WCA retreat659869684270_5811006839915814681_n 2Yesterday, we talked about our other lifeboats, but today I want to talk about this lifeboat we all call the Wicked Cozy Authors. We are defining a lifeboat blog as a group of writers who support each other. You see examples of this on the blog–celebrating book birthdays and announcements, chiming in on Wicked Wednesday comments, social mediaing each other’s posts, and supporting other people in the community. We occasionally do panels together, or in groups of 2 or 3. Our bookmark is our calling card at conferences, signings, and meetings. We have a new ad we are running in the Crime Bake program, and Barb just redesigned the bookmarks, using our new header image. (Don’t you love it? Meg Manion captured us well.) We are all keeping the fair ship Wicked Cozy Authors afloat, in style.

But I want to talk about the role the Wickeds play behind the scenes. As you all know, I am the last Wicked in the publishing pipeline. Right now I am going through edits, and am looking at a release date in about a year. That is a long, long time. But my lifeboat team is keeping me on task–offering advice, support. Because they’ve all been there. Some two or three times.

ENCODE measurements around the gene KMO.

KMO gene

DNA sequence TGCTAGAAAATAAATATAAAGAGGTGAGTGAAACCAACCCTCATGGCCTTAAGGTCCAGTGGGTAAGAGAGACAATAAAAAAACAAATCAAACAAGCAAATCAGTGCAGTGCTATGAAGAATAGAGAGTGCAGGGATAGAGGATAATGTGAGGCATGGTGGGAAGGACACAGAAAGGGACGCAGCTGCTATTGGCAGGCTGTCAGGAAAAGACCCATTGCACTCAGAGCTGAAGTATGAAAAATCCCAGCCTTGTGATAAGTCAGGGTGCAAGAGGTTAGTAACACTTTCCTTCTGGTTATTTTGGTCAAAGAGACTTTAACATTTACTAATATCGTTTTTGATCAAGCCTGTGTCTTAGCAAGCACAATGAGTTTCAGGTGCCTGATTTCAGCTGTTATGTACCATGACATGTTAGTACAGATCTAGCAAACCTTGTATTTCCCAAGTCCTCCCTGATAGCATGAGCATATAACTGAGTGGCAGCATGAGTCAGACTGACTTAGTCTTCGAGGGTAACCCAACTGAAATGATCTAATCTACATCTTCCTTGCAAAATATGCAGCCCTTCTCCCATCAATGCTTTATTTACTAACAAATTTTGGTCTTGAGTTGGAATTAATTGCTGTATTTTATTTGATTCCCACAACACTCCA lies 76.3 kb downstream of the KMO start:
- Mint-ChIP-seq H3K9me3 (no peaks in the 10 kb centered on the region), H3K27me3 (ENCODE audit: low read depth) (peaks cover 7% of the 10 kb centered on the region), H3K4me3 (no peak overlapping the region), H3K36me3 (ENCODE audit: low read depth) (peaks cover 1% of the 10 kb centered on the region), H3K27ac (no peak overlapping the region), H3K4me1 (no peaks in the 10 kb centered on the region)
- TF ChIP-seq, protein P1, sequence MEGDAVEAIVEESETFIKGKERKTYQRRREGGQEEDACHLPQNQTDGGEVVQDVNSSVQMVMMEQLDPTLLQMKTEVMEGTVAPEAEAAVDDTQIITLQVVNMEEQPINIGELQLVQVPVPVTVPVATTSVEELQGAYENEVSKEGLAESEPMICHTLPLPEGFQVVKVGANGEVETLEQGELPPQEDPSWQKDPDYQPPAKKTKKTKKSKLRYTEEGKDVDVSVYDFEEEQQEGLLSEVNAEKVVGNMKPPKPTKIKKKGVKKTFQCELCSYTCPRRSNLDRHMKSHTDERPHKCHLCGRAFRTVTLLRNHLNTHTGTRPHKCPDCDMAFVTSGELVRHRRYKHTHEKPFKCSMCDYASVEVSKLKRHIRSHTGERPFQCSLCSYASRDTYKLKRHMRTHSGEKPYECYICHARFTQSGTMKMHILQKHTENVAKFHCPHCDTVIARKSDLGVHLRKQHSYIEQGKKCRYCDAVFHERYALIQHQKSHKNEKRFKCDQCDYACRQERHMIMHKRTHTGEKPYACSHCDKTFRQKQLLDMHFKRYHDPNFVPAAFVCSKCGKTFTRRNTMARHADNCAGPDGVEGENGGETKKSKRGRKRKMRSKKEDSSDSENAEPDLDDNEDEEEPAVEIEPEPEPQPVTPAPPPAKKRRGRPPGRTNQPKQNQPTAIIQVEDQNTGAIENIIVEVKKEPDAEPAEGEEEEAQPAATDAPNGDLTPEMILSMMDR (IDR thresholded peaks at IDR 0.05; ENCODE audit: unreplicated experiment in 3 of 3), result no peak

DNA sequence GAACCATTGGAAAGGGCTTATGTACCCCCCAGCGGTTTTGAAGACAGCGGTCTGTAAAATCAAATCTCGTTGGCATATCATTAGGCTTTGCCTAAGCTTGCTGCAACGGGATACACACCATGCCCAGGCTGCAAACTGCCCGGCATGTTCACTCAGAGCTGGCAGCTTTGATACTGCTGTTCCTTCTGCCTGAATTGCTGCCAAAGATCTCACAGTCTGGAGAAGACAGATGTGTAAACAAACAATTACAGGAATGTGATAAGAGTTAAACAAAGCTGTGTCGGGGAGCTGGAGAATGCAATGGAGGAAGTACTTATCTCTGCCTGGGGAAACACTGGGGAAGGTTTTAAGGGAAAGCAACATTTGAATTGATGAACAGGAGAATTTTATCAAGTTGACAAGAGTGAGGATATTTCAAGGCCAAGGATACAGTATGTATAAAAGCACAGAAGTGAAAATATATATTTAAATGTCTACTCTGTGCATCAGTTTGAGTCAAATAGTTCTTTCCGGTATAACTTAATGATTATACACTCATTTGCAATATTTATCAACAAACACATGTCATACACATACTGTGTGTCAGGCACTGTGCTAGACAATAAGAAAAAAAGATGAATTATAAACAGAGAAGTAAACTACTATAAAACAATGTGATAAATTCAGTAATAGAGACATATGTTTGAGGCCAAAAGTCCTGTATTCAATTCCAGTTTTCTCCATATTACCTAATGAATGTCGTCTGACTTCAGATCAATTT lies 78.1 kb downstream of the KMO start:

As much as I would like to think I am a precious flower in this writing journey, I’m not. I am writing a cozy mystery. Literally hundreds of people do it every year. Whether you are a plotter or a pantser, you have to get the words on the page (or in the computer), and then move them around until it all makes sense. Then someone reads it, and helps you move them around again. Nothing can make the writing part easier, but having a lifeboat can make it much less lonely, and a lot more fun.

What else does my lifeboat provide?

  • Business advice.
  • Answers to questions based on recent experience.
  • A cheering squadron of support.
  • Gentle (and not so gentle) nudges.
  • Lots of laughter.
  • A group of people who know what you are going through. No explanation necessary.
  • And finally, did I mention friendship?

How lucky am I to benefit from the wisdom of this terrific lifeboat?

P.S. I hope to see some of you Saturday at the Boston Book Festival! I will be moderating a panel called “WhyDunnit”. Edith, Barb, and Liz will be on this same panel, which is sponsored by Sisters in Crime New England. If you are there, make sure you say hello!

Wicked Wednesday – Keeping Series Characters Evolving

It’s Wicked Wednesday, when we all weigh in on a topic. This month, we’re focusing on craft, so naturally we’re starting the conversation with characters. Since we all write series, we’re constantly thinking about creating interesting, three-dimensional, continuously evolving characters. Today we’re sharing some of the ways we do that.